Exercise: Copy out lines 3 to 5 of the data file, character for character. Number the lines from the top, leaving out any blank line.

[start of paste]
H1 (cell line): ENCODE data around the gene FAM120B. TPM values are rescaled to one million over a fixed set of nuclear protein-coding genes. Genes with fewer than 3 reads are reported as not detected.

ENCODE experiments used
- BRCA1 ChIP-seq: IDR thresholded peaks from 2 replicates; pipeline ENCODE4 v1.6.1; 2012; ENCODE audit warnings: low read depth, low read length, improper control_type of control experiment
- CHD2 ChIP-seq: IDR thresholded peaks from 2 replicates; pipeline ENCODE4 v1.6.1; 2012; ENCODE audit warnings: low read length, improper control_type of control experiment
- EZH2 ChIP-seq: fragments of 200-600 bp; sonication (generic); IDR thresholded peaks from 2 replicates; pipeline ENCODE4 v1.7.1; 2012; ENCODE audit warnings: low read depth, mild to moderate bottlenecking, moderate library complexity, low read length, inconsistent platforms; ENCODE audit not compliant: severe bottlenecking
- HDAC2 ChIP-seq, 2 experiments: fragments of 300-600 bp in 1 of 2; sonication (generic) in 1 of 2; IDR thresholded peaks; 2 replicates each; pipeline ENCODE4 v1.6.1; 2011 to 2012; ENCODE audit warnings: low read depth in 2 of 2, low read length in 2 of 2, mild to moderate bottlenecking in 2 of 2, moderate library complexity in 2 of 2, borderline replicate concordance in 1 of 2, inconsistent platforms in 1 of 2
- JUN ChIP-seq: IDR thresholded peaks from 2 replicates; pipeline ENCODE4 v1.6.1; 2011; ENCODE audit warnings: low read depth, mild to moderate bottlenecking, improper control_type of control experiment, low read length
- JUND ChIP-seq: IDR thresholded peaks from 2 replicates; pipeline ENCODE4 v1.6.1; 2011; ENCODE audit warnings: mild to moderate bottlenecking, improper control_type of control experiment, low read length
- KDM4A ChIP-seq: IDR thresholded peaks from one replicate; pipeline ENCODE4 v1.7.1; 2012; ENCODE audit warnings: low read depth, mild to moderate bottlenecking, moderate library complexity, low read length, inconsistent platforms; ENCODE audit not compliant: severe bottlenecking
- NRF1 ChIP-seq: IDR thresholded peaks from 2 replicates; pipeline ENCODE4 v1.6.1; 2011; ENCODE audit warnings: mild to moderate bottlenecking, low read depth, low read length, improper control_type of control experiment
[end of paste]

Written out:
- BRCA1 ChIP-seq: IDR thresholded peaks from 2 replicates; pipeline ENCODE4 v1.6.1; 2012; ENCODE audit warnings: low read depth, low read length, improper control_type of control experiment
- CHD2 ChIP-seq: IDR thresholded peaks from 2 replicates; pipeline ENCODE4 v1.6.1; 2012; ENCODE audit warnings: low read length, improper control_type of control experiment
- EZH2 ChIP-seq: fragments of 200-600 bp; sonication (generic); IDR thresholded peaks from 2 replicates; pipeline ENCODE4 v1.7.1; 2012; ENCODE audit warnings: low read depth, mild to moderate bottlenecking, moderate library complexity, low read length, inconsistent platforms; ENCODE audit not compliant: severe bottlenecking